12.092008

if it looks like an ad…

My 5th grade science teacher used to spring pop quizzes on us by pronouncing, “if it looks like a quiz, and it sounds like a quiz, and if it smells like a quiz, then it must be a quiz.”  I’ve recently found myself feeling an unease similar to that experienced by a 5th grader who is unable to remember the order of periodic table elements — except this time the confusion arose while watching Lipstick Jungle

Actually I felt it while watching an “ad” during the show (the use of quotation marks are the point of this post and therefore will be explained momentarily.)  But first, the troubling stimuli (please excuse the small size and the big “unregistered version” label on the video — I’m trying to find a clean copy, but for now, hopefully you get the gist of it):

For those of you who aren’t Lipstick Jungle junkies, Victory Ford (yes, that’s her name) is one of the main characters of the show — she is a fashion designer and her character on the show is pretty much like what you see in the video.  During commercial breaks, this and other similar videos run with another :30 Maybelline product spot immediately following it.

So clearly this is an ad for Maybelline, right?  The ad seeks to position Maybelline as a fashion brand.

But doesn’t this also seem like an ad for Lipstick Jungle?  or at least, a lead character in the show?  The ad seeks to position Victory Ford as a fun fashion expert.  After all, the first 25 seconds of the spot are all about her.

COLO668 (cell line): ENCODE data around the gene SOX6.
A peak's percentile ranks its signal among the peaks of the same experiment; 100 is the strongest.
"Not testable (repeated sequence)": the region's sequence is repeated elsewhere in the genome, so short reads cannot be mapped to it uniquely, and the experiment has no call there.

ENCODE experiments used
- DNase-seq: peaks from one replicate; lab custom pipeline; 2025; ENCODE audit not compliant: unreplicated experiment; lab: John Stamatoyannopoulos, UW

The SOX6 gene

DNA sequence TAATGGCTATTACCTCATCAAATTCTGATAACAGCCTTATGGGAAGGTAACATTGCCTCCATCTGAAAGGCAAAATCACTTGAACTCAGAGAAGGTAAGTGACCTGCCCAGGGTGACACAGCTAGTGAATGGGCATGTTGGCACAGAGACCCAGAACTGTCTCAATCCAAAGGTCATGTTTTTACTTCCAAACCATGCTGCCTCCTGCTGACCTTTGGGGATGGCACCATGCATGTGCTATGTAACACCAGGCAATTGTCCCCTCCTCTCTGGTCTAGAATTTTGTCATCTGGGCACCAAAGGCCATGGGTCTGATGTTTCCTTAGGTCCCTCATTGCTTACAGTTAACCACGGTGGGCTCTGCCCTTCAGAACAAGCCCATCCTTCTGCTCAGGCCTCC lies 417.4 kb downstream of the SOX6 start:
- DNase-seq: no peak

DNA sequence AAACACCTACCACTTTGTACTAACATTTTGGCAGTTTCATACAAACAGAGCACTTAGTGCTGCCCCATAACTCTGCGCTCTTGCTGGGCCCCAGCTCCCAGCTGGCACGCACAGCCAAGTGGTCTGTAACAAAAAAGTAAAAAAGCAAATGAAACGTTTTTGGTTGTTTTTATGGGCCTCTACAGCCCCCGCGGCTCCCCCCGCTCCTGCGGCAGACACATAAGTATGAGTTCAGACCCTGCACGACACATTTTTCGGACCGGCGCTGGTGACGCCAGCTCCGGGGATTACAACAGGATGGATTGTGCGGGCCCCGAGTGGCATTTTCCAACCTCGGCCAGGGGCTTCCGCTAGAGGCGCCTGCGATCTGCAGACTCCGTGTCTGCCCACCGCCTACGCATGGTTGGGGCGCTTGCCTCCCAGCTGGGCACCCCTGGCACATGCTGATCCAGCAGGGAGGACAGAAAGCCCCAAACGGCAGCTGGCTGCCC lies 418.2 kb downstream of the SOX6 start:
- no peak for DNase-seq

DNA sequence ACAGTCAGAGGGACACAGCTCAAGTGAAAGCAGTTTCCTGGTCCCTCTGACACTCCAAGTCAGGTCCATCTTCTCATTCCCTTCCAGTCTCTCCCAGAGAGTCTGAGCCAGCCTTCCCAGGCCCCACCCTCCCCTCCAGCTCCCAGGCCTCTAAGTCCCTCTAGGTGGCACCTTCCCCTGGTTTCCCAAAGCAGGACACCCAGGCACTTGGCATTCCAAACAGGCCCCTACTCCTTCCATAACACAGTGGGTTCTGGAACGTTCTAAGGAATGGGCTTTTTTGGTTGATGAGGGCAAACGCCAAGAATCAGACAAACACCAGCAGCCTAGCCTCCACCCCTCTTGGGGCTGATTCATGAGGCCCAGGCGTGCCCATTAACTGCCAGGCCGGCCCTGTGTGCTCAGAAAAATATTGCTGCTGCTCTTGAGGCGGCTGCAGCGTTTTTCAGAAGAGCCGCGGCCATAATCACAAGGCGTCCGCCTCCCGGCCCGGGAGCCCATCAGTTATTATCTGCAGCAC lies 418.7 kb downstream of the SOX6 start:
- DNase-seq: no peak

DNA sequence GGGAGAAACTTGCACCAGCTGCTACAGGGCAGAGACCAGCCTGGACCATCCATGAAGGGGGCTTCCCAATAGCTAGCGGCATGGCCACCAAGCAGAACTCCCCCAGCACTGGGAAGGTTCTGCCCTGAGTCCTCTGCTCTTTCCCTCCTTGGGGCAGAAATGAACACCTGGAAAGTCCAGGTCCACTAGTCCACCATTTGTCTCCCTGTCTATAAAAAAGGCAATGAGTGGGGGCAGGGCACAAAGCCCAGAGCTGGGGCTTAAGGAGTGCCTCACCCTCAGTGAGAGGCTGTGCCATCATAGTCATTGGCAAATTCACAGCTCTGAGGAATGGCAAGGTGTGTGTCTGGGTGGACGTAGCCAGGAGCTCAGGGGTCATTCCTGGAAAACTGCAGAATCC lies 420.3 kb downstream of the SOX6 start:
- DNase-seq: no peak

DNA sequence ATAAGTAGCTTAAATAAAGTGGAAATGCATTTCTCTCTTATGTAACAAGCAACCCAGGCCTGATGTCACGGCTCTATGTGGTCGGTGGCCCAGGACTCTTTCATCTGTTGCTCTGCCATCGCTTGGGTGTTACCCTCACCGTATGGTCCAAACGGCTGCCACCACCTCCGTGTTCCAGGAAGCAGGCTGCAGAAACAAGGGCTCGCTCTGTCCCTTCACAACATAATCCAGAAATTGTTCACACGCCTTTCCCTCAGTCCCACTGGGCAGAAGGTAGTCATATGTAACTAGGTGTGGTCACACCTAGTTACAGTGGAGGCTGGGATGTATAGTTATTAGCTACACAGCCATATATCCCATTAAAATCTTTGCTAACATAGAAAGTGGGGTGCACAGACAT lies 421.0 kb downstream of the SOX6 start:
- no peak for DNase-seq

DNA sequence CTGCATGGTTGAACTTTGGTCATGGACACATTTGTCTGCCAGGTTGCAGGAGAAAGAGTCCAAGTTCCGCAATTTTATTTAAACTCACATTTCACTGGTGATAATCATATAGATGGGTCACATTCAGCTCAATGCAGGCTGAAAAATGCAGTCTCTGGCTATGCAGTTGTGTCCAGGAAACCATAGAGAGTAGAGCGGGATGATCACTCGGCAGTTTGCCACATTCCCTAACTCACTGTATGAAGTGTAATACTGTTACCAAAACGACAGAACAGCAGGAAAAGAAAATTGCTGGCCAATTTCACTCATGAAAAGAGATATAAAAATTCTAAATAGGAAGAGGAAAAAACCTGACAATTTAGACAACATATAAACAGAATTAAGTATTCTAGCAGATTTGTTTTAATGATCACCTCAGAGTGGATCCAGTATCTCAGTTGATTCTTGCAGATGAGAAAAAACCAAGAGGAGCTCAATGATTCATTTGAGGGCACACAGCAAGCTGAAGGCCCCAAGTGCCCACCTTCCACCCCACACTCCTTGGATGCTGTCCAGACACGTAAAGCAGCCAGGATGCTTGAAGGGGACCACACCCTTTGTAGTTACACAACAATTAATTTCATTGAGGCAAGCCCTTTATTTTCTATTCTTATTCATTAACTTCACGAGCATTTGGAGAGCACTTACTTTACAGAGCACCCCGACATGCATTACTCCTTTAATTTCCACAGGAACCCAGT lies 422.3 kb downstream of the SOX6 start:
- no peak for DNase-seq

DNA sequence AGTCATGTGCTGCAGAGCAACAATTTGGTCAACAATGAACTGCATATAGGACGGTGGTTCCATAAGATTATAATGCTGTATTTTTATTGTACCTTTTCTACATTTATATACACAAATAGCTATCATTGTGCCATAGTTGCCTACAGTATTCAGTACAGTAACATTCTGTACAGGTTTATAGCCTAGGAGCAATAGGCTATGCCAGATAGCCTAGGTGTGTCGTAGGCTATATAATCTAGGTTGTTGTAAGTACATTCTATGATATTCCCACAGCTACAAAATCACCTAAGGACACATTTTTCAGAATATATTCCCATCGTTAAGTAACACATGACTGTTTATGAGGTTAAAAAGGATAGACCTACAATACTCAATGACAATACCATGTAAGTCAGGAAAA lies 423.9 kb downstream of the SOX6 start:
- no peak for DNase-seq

So it seems what we’re looking at here is “reverse product placement” — that is, instead of an advertiser placing their product into a TV show, we have a TV show that’s featuring its “product” in an ad.  Interesting, huh?  I have no doubt Maybelline shelled out the dollars for the spot, but the ad seems to be of mutual benefit — so perhaps NBC should have given them a good deal.  Especially because the show really does need some help (in recent weeks ardent fans were able to convince NBC to temporarily reverse its decision to end the series) — so every bit of promotion for the show helps.

With competition for ratings at an all time high, I wonder if we might see more reverse product placements as the networks look for ways to build relationships between their characters and their viewers??  And maybe even some interesting deals to go along with these placements??  Hmmm…

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